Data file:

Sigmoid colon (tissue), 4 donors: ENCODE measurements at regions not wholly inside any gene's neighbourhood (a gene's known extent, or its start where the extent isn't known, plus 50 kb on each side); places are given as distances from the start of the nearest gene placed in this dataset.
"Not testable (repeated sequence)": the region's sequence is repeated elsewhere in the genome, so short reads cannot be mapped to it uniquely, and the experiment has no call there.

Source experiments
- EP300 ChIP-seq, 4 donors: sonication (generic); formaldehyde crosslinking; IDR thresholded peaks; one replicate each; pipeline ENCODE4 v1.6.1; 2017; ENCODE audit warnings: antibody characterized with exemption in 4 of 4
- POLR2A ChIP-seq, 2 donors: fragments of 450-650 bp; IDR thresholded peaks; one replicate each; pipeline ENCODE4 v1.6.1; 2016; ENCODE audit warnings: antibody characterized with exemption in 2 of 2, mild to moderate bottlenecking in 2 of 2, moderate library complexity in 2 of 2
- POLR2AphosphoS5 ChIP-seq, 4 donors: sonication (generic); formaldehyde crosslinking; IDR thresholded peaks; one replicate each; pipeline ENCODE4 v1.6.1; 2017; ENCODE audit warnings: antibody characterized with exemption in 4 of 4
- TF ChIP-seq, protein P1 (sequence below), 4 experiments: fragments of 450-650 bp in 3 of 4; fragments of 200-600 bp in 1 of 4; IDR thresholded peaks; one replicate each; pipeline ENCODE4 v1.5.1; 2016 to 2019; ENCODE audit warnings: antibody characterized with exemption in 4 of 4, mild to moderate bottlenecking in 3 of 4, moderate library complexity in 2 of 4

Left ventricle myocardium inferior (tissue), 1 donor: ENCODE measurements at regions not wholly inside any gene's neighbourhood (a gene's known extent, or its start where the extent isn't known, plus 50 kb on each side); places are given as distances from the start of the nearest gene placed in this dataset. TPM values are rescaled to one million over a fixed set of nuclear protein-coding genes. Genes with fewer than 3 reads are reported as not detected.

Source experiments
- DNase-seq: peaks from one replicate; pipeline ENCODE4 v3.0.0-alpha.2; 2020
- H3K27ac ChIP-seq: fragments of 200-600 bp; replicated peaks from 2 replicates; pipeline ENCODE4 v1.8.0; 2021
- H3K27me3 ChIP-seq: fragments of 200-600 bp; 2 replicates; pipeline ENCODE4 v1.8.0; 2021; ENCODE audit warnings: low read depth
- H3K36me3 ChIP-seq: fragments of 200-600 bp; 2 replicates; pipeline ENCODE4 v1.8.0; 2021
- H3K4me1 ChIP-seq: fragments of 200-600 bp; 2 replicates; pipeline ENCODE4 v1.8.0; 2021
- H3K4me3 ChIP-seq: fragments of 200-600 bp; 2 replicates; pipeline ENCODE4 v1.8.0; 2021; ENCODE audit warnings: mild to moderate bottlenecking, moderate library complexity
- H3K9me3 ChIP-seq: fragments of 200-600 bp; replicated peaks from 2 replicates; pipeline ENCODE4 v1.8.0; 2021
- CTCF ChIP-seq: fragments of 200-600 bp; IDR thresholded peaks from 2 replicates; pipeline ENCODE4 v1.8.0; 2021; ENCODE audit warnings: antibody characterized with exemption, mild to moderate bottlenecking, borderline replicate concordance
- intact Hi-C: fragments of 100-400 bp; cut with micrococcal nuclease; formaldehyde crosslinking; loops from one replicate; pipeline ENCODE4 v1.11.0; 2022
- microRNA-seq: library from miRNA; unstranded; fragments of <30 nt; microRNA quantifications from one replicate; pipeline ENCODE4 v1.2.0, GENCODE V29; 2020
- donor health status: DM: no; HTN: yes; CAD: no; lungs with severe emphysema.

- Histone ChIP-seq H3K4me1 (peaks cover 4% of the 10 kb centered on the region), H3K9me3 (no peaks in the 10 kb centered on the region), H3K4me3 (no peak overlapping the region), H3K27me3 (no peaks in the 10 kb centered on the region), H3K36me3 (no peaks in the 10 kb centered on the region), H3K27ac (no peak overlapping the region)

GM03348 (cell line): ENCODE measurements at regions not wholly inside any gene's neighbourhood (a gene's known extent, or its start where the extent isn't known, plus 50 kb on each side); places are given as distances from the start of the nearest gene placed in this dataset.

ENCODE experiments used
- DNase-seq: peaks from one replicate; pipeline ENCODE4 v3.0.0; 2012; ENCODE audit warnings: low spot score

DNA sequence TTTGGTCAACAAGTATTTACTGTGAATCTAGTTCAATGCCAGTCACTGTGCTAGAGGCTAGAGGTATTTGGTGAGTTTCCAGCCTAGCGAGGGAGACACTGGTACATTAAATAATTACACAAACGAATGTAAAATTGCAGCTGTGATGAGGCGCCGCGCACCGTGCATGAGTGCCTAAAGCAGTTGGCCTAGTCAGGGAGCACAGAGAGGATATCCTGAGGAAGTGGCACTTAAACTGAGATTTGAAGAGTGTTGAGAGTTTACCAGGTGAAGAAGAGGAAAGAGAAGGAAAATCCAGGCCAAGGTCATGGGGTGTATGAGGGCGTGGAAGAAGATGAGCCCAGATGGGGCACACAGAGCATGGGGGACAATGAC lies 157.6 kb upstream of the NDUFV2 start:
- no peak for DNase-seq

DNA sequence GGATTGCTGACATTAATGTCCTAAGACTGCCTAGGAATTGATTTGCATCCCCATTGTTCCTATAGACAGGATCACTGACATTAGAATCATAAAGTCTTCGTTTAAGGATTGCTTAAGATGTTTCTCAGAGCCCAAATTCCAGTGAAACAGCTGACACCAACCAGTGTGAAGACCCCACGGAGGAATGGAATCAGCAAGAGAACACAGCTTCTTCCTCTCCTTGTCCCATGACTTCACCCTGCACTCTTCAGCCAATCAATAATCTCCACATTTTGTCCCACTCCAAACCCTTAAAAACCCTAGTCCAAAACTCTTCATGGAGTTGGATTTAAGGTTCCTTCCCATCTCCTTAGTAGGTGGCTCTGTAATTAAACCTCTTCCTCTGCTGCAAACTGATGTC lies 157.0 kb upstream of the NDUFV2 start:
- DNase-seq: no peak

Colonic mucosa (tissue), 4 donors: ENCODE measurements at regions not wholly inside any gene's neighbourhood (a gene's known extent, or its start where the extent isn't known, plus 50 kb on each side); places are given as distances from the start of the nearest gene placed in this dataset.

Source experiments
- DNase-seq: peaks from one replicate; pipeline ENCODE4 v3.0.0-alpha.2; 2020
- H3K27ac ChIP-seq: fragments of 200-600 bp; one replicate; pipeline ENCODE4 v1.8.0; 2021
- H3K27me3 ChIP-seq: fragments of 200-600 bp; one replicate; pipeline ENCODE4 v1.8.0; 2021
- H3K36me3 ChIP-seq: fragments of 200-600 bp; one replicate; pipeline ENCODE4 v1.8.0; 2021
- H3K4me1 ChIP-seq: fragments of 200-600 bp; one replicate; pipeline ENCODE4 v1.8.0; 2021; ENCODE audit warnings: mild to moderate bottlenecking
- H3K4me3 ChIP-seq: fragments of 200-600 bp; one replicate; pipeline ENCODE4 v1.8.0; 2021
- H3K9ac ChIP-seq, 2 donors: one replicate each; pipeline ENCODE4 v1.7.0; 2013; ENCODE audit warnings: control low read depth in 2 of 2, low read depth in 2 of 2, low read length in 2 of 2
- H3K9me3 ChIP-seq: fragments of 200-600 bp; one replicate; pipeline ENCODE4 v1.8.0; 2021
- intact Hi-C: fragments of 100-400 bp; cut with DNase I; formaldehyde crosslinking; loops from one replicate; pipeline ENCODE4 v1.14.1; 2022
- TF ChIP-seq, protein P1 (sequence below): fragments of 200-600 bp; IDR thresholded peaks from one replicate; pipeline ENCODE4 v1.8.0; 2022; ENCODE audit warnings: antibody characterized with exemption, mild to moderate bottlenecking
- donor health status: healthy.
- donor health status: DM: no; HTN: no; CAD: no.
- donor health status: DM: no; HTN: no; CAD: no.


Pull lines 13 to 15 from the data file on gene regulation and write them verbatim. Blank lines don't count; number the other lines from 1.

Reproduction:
- H3K36me3 ChIP-seq: fragments of 200-600 bp; 2 replicates; pipeline ENCODE4 v1.8.0; 2021
- H3K4me1 ChIP-seq: fragments of 200-600 bp; 2 replicates; pipeline ENCODE4 v1.8.0; 2021
- H3K4me3 ChIP-seq: fragments of 200-600 bp; 2 replicates; pipeline ENCODE4 v1.8.0; 2021; ENCODE audit warnings: mild to moderate bottlenecking, moderate library complexity